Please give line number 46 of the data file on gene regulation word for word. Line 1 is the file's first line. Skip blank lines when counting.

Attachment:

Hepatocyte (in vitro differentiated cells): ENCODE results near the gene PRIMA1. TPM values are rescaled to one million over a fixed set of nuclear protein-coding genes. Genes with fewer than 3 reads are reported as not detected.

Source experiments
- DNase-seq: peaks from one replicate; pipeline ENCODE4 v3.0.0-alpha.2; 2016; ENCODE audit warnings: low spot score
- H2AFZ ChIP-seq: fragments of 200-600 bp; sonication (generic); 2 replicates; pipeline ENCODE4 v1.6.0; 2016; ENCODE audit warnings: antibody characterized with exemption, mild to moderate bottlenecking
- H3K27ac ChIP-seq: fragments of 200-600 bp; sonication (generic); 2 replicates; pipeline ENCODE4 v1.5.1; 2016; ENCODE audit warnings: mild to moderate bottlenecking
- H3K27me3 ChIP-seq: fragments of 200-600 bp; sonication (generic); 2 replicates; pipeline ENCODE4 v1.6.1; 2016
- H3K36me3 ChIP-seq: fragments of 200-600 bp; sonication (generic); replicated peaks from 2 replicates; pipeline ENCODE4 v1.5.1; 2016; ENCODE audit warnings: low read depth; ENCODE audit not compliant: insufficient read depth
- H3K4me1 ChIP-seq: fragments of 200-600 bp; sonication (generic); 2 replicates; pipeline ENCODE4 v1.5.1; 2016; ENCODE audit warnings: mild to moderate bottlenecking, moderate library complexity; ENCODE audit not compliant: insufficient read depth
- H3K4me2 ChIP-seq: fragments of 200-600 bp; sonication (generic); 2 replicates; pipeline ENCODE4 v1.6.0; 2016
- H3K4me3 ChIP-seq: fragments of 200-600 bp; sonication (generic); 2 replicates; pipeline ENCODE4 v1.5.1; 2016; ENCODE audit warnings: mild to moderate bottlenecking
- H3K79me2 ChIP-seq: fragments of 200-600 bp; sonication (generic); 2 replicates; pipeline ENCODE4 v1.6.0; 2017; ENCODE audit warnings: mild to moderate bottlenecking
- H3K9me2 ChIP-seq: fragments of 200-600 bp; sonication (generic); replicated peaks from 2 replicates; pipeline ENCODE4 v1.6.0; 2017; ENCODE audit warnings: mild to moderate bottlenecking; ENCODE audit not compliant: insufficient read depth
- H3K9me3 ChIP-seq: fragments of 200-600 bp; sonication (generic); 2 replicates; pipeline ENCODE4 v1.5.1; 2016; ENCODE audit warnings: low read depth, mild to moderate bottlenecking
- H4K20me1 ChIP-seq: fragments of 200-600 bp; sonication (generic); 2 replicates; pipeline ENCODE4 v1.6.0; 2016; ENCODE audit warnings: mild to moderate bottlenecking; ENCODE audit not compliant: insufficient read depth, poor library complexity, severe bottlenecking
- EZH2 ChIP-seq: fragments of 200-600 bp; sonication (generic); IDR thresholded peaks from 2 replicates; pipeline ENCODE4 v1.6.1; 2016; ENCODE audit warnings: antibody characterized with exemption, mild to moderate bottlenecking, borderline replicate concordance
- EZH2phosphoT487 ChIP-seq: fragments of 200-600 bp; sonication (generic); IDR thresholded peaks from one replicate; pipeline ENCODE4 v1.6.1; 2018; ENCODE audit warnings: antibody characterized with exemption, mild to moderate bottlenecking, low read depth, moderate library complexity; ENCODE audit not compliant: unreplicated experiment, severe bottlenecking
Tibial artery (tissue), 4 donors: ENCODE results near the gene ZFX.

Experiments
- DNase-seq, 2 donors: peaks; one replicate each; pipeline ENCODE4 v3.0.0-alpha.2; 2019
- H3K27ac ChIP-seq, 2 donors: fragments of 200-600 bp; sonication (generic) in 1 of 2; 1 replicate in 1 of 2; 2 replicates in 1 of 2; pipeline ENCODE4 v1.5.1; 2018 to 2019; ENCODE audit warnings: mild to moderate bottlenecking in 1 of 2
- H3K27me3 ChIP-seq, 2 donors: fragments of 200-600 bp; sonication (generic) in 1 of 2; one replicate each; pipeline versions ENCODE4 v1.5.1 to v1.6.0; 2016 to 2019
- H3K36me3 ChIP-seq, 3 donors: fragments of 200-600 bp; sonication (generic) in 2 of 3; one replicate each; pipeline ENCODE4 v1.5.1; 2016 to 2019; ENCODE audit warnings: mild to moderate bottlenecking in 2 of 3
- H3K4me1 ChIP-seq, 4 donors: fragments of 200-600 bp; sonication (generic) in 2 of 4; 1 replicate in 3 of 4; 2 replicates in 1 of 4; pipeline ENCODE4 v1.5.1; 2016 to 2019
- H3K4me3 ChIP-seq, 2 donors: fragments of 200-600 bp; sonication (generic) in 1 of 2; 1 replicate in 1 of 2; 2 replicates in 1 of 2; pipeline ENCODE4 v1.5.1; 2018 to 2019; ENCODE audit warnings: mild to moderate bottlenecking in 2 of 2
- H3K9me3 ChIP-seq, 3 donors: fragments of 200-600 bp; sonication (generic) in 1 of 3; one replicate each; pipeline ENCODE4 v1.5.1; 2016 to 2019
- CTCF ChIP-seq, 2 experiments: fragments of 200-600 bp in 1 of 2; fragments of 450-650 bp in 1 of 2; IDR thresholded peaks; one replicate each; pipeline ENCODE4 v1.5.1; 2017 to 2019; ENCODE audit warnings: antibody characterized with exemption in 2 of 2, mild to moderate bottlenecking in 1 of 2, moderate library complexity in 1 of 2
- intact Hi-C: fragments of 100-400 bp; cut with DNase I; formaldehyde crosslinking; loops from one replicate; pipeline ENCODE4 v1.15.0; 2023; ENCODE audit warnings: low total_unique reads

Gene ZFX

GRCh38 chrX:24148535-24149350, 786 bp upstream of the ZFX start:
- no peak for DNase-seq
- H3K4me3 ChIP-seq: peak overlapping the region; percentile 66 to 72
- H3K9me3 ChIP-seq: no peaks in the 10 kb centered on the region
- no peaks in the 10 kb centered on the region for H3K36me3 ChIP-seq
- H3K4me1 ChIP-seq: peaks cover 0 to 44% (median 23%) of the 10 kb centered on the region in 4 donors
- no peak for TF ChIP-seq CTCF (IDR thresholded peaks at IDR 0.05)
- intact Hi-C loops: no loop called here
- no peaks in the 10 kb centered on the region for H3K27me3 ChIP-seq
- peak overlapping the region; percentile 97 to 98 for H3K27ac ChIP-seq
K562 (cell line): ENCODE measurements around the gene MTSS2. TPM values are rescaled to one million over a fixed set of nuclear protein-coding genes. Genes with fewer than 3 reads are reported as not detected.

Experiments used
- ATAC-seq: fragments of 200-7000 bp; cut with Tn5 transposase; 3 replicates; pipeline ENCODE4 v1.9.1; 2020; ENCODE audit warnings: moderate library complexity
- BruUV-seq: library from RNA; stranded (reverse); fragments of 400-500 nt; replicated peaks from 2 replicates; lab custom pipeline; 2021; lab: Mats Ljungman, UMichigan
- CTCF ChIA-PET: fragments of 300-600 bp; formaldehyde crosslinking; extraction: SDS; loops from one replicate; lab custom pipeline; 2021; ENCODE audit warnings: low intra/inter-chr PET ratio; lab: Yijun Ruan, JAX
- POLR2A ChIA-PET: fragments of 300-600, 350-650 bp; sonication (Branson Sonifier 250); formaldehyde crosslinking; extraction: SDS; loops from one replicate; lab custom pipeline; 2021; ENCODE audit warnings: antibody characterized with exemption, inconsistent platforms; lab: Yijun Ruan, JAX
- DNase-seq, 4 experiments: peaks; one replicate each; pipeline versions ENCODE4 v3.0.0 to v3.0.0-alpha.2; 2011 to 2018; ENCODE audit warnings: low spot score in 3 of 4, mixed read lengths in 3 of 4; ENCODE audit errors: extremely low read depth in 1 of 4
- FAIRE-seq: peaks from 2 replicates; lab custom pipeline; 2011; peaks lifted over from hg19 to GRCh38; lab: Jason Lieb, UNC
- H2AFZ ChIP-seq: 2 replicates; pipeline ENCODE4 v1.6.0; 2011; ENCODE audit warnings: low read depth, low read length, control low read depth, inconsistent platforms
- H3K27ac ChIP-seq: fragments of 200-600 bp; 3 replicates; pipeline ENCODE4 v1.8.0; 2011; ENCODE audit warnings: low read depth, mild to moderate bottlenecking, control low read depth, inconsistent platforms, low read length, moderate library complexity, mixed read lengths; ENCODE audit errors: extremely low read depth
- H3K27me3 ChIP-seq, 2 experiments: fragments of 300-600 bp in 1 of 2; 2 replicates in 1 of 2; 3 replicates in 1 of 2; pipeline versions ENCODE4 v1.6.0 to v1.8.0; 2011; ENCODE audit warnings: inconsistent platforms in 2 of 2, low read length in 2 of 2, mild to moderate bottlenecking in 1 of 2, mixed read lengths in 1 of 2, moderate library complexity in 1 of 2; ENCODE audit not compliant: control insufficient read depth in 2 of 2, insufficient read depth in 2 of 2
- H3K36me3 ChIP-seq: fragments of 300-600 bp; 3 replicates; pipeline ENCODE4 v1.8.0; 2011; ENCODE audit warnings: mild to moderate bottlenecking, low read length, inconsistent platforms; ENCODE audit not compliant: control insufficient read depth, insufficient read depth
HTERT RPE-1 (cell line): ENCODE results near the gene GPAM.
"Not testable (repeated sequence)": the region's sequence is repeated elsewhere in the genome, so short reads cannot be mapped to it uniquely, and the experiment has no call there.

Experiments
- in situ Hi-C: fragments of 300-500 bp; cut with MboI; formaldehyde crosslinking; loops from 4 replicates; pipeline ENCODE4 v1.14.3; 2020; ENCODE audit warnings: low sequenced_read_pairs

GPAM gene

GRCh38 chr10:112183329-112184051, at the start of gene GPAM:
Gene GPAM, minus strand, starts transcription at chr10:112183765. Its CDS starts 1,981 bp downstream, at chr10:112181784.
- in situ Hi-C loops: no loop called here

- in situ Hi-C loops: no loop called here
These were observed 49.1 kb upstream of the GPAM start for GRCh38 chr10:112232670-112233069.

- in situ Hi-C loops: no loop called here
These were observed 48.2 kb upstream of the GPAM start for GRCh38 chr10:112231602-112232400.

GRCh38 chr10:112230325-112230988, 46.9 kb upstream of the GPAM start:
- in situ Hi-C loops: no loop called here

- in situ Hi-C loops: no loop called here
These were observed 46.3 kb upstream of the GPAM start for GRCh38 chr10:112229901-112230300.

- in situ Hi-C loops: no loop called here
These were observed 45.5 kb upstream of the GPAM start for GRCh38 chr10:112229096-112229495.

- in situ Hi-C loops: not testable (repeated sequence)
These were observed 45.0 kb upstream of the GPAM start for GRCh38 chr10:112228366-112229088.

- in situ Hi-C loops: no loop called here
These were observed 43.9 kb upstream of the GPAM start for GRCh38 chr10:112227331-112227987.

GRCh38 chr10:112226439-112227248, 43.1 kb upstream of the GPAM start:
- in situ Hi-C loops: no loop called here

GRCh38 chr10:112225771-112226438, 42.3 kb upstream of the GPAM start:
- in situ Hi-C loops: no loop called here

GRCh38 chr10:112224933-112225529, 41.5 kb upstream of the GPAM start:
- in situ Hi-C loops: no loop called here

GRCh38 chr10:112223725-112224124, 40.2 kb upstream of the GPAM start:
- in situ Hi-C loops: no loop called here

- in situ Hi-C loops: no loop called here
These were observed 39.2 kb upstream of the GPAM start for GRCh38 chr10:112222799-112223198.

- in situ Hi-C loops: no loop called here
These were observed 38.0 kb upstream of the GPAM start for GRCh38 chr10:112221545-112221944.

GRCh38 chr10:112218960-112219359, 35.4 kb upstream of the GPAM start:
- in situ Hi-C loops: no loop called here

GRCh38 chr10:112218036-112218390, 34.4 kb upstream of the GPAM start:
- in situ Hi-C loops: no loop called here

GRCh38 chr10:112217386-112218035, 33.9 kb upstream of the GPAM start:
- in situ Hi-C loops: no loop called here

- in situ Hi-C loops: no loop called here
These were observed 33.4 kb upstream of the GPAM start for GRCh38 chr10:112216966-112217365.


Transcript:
- FAIRE-seq: peaks from 2 replicates; lab custom pipeline; 2011; peaks lifted over from hg19 to GRCh38; lab: Jason Lieb, UNC